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Can a Pentium D 925 play new games at min settings?

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Anonymous
a b à CPUs
January 17, 2011 1:39:17 PM

Pentium D 925 3.00 GHz with a card that ranges from gt 220 - gt 240 or HD4650 to HD5570, these cards are close to the power of a 9800GTX.
And 2.50 GB of DDR2 memory @ 400MHz
I know that this plays 2007-2009 games at low according to game-play videos on YouTube with a decent frame rate 20-30.

In case you're confused with my budget I'm 14 years old, so you get the picture.

Just be to the point- I don't care if it can't and I do know how outdated is it- but who cares? I have a PS3.

I was going to build a gaming PC but in the UAE- I live there, there aren't many computer shops nor does Newegg or any other site offer international shipping, even if they did it would be darn expensive to ship individual computer parts across the Atlantic. And my friends also have a PS3.

But any ways how would it do?

Also how would it do in Photoshop or Blender 3D rendering, should I upgrade this HP prebuilt PC with my last 300 AED ($80 US dollars) on a graphics card or just forget it.

P.S it's current card is a 64MB 7300 LE with a hardware based problem- it needs replacement anyways.

Is it worth the upgrade?

a c 473 à CPUs
January 17, 2011 1:42:29 PM

The good news is that the PD 925 should not really bottleneck the video cards you have listed; the best one being the GT 240.
Anonymous
a b à CPUs
January 17, 2011 1:50:47 PM

I heard that most new games will be more GPU based than CPU like Crysis which makes your GPU look like a... 7300 64MB was the best I could think of lol
and barely touch the CPU.
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a b à CPUs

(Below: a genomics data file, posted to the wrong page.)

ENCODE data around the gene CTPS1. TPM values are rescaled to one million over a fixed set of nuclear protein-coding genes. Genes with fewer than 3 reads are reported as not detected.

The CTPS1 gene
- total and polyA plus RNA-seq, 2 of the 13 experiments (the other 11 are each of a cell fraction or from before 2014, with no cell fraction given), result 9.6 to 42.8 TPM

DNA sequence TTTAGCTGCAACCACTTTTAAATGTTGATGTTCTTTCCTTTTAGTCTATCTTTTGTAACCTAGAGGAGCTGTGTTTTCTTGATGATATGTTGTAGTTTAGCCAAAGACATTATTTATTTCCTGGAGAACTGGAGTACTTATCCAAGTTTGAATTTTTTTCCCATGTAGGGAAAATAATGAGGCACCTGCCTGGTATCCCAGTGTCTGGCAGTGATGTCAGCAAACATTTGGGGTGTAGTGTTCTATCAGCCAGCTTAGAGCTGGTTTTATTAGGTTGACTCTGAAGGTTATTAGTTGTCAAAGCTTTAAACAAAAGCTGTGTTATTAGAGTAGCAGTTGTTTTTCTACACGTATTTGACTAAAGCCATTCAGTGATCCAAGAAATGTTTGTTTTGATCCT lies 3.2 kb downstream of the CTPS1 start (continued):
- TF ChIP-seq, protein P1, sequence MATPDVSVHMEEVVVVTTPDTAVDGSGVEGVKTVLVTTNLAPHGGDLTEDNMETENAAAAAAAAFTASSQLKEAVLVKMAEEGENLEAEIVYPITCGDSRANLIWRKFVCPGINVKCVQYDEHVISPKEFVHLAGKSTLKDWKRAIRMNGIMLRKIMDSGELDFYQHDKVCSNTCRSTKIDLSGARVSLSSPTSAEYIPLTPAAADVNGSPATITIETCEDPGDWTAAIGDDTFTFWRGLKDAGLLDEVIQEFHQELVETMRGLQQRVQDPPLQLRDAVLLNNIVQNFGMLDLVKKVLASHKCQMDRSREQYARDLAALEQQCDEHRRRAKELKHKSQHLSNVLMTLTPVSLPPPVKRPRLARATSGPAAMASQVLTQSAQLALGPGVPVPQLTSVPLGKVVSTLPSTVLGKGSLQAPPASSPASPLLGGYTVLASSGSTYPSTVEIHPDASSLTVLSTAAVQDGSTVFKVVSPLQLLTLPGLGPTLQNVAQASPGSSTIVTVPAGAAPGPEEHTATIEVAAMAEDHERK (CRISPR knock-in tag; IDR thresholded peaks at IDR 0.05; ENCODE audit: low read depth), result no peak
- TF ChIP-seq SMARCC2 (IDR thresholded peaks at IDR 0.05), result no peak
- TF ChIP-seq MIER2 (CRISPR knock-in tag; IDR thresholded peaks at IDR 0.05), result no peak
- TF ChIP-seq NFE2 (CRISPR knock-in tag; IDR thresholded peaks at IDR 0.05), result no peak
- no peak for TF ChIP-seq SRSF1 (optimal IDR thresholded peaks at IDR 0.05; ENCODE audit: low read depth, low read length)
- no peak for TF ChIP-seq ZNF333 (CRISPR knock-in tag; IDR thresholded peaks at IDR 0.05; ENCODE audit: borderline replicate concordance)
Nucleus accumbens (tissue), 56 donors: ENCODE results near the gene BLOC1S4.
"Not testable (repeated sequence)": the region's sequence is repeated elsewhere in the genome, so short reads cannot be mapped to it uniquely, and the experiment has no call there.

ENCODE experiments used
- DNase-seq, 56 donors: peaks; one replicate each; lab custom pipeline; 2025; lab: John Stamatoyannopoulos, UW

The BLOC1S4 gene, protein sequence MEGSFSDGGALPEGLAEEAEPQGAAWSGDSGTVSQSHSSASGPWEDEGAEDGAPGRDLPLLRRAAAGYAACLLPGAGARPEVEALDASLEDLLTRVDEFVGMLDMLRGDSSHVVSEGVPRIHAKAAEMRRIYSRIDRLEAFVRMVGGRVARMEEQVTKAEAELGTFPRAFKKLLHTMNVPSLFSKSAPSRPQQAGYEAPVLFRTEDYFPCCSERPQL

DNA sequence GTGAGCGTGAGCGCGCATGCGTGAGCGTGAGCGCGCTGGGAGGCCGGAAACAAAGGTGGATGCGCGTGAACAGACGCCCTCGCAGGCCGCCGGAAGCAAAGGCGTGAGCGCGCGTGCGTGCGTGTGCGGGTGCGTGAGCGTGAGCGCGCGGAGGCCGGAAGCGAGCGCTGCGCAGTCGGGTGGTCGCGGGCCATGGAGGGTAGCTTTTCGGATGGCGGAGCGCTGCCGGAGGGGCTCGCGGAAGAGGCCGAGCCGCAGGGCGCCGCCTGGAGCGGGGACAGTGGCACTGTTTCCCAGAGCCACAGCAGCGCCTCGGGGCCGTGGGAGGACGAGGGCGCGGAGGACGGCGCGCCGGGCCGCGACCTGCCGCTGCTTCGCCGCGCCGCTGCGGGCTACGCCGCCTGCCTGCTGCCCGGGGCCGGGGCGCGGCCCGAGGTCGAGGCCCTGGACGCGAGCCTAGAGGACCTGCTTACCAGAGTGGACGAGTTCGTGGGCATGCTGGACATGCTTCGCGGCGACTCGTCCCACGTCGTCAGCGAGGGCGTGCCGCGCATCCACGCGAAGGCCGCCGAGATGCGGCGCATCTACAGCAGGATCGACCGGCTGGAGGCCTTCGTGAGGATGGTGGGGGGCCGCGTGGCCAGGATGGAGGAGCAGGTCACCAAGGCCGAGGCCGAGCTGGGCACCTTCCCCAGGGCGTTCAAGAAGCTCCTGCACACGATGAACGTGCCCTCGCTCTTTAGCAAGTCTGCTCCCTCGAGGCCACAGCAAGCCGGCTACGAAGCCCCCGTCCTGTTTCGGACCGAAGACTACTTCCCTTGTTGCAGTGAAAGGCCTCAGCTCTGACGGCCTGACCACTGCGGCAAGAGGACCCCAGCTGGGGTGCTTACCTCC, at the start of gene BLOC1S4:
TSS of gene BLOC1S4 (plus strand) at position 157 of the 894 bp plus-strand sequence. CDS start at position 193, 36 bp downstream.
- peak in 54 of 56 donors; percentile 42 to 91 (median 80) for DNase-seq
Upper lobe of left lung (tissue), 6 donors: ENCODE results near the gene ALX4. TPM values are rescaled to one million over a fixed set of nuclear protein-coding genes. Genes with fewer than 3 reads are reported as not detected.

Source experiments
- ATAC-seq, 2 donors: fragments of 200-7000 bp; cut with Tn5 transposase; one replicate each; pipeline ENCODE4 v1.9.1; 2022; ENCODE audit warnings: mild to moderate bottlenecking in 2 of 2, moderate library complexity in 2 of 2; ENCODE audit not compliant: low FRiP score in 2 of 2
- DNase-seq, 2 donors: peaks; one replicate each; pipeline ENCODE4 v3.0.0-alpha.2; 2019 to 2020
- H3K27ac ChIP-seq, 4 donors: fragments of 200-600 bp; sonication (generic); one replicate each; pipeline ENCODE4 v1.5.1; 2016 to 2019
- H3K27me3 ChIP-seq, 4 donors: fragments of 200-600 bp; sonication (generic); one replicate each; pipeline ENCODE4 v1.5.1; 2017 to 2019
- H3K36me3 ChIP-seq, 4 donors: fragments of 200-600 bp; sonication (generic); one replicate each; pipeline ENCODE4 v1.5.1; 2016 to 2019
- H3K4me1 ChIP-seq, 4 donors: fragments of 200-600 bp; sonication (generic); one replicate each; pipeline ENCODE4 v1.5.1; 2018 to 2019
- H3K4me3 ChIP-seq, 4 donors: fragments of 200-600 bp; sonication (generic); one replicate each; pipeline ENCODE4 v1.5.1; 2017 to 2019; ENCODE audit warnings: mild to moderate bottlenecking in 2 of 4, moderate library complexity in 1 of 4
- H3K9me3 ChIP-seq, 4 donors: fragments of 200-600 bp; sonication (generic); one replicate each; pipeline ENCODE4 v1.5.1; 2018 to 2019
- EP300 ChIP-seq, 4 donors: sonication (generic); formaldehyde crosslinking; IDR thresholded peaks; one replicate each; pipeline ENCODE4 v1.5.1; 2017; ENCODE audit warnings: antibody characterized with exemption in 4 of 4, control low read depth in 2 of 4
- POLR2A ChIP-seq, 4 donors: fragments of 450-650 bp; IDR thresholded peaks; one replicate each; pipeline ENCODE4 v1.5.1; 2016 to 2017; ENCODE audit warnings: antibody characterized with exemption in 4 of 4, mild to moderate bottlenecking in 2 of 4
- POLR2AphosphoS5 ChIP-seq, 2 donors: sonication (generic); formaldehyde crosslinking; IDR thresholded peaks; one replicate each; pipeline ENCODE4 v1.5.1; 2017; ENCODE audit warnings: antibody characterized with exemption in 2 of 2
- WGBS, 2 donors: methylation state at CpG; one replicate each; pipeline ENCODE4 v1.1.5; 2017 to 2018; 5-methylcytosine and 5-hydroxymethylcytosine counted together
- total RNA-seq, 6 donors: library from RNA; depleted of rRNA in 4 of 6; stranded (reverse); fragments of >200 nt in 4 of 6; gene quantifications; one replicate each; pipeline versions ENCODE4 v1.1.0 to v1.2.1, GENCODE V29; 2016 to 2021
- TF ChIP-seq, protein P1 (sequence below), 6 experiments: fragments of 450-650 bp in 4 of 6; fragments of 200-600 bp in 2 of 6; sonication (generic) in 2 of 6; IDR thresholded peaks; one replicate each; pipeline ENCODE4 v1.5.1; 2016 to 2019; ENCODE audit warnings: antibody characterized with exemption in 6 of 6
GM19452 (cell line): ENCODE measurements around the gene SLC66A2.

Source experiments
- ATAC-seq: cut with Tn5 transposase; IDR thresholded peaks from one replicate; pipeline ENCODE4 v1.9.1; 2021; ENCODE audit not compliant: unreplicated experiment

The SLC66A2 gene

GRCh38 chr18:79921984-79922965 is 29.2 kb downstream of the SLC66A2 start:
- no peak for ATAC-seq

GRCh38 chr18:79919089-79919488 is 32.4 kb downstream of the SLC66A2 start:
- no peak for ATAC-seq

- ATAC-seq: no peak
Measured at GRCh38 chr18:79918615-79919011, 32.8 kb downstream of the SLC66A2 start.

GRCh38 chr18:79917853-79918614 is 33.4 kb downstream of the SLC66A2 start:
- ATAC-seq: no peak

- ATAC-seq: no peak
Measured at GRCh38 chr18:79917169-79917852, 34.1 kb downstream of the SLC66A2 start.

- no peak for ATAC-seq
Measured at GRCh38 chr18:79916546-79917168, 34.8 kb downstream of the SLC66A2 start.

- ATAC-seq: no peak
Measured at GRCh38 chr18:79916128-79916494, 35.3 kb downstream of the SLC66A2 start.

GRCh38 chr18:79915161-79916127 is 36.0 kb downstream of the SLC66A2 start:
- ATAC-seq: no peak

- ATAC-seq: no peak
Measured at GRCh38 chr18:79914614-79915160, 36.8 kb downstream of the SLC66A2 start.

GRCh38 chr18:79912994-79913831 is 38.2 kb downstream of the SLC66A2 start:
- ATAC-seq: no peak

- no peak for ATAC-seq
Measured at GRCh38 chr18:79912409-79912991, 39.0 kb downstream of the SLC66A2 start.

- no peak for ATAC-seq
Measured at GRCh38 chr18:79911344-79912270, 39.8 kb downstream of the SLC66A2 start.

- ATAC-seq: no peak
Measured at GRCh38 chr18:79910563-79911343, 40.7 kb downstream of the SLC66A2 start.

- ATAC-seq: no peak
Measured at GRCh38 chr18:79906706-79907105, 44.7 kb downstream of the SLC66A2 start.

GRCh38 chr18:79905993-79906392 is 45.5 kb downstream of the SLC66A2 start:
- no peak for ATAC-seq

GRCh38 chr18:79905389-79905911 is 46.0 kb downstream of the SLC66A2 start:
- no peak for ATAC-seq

January 17, 2011 1:55:08 PM

Depends on the game(s) you're talking about running. I'd imagine you're talking about the higher-end games so for the most part I'd say no. A little more on the video card might help but the $80 isn't enough to get a good enough card to make up for the lack of memory and cpu cores most games today require.

You might be ok in photoshop and the blender 3D rendering only requires about 400MHz processor - but I believe you will need an openGL supporting video card to run it.
a c 473 à CPUs
January 17, 2011 2:04:52 PM

Most games are pendent on the GPU than the CPU. However a more powerful CPU can also help boost gaming performance by a little bit.

The video card is the primary boost for video games. It is important that you do not buy a card that is bottlenecked by the CPU because it would just be a waste of money. I think a HD 5670 or the GT 240 should be okay for your CPU, there might be a little bit of bottlenecking, but you will still get better performance than sticking in a HD 5570 or GT 220.

The HD 5670 and GT 240 are more or less equal to each other overall. The GT 240 does use a little more electricity (48w vs 30w) under typical gaming conditions.

Since you live in the UAE, is your home air conditioned? If not, then I would buy the HD 5670 since it runs a little cooler.
Anonymous
a b à CPUs
January 17, 2011 3:25:13 PM

I've got good Air Conditioning obviously, room temp is 20-26 degrees Celsius, in summer out side it reaches 46-50!!!

But then again is it worth the upgrade?
a c 473 à CPUs
January 17, 2011 3:42:23 PM

Yes, you will see better performance in games. A HD 5670 or GT 240 is a huge improvement over the nVidia 7300 LE.

Depending on the resolution of the monitor you may be able to play games with high graphics settings.
Anonymous
a b à CPUs
January 18, 2011 10:08:32 AM

I've got 1680x1050! but would games still look fine if I run them at 1280x720 or a close resolution?- I heard that if you display something much lower than your monitor resolution it looks bad,
But I'll go for it- I'll buy whatever cards the shops have available from the ones I've listed. I'll get it this weekend- my dad has to take me lol
Anonymous
a b à CPUs
January 18, 2011 1:11:50 PM

I'm 14 and a half- Priceless lol roflmao
a b à CPUs